Saturday, January 22, 2011

The Complete Al's Baby

What I try to do with reviews at this Bookshelf blog is keep it simple and spoiler-free, and let you know whether I'd recommend you pick up a copy of what I just read. Seems to work okay. This time, a brief review of The Complete Al's Baby (Rebellion, 2010).

I can't tell you how pleased I am to have all of this ridiculous, violent and incredibly funny series collected at last. Al's Baby, originally developed for an anthology comic called Toxic and later to appear in three runs in the 1990s in the pages of Judge Dredd Megazine and 2000 AD, is just hilarious, a great, big goofball saga about a situation that keeps getting, hilariously, worse on every other page. It's like the bonebreaking, criminal counterpart to John Wagner's wonderfully over-the-top work on my beloved Robo-Hunter.

In the near future, Al Bestardi is the number one enforcer for an aging, very cranky mobster who rules Chicago, and who gave Al permission to marry his daughter, Velma. But the old man is getting older, and Al has not given the godfather a grandson to carry on the family line. The remarkably violent Velma flat-out refuses - it would interfere with her career as the nation's worst torch singer - and so Al faces either concrete boots for letting down the godfather or the unappealing prospect of male pregnancy. Soon, he's hitting for two, much to the amusement of his peers and rivals in the business.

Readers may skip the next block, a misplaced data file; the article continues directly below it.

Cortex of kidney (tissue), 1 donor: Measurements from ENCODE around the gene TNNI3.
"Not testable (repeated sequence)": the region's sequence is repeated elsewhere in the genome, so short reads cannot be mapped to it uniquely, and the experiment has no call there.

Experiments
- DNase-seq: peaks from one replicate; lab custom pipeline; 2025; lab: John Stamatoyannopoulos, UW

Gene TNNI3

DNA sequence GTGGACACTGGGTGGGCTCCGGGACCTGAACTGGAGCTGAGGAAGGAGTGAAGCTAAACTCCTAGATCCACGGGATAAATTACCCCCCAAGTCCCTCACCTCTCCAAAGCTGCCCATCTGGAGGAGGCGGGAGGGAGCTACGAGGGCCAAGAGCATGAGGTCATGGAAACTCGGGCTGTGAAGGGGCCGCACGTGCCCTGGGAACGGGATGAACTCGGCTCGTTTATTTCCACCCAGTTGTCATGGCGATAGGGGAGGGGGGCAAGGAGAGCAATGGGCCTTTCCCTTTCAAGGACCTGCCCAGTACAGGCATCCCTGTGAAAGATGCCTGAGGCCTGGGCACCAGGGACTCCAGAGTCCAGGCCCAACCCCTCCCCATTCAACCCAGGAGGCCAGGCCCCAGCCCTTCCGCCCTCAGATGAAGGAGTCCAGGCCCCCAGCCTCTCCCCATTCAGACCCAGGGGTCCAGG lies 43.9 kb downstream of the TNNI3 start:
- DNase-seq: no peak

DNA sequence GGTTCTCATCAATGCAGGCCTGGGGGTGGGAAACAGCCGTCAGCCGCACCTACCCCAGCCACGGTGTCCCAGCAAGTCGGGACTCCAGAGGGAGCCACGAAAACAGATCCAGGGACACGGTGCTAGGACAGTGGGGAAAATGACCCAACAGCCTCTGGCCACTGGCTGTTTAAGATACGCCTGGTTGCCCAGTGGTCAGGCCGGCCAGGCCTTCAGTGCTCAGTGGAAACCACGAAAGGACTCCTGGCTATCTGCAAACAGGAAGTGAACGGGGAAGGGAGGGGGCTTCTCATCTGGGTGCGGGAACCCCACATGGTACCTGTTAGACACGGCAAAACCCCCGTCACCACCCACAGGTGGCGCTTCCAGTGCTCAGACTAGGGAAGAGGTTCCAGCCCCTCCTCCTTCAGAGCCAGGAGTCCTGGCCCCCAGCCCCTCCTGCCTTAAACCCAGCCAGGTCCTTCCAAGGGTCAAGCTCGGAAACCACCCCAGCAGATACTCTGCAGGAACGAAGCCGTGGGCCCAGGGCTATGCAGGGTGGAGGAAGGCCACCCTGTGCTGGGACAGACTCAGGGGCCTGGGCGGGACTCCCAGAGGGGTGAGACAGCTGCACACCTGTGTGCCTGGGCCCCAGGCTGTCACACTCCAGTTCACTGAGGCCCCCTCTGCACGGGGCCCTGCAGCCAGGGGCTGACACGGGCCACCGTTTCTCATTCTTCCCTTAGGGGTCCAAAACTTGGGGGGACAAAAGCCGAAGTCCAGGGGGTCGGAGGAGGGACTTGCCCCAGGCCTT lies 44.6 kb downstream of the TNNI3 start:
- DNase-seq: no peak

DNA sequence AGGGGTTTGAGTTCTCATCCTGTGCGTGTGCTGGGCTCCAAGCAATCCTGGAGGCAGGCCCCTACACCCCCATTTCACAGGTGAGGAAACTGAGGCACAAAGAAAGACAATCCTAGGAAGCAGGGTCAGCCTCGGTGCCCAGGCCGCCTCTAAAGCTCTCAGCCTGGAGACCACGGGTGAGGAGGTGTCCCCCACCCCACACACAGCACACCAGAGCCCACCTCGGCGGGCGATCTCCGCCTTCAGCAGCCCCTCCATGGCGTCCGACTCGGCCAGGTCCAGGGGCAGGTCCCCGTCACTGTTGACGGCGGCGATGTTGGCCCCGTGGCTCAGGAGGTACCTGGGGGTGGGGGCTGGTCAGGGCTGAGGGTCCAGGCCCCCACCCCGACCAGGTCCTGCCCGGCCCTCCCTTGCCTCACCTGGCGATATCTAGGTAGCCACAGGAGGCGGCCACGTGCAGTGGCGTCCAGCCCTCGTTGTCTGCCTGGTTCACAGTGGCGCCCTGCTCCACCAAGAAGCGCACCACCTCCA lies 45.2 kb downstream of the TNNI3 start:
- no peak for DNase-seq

The series is just huge fun, and is nutty in the very best way. The second storyline, in which Al attempts to arrange the accidental death of a surprising family rival who just refuses to die, is probably my favorite. I used to think that the third and final story was comparatively a little weak, but it's revealed itself upon rereading to be another real blast, with Al hiding out as a deeply ugly woman who nevertheless attracts a scatterbrained suitor.

The artwork is provided by Carlos Ezquerra, and I think this is absolutely some of his best work. It's not merely the mix of truly ugly men with hilariously huge noses and ears and absurdly gorgeous women, but his pacing and his slow burns, reaching a pinnacle in the third story when Al spends the entire story getting progressively and hilariously furious and ready to snap. The third story also features some of the experimental computer coloring that Ezquerra was playing with in the mid-90s, and it's always really interesting to see this style from him.

Put another way, there's never been a time when the teamup of Wagner and Ezquerra didn't result in really great comics, and this terrific book is packed full of the proof. It's a riot, and it's really well presented. The reproduction, on very nice paper, is excellent, and having the complete series in one volume is really wonderful. This was absolutely one of the best collected editions released last year, and certainly comes highly recommended.


Anonymous said...

Your review is what pushed me to finally try and acquire this comic :) I posted a review over at Fandomania after reading it this weekend. SO GOOD!

G.G. said...

I am glad that you liked it! Thanks for letting me know about it.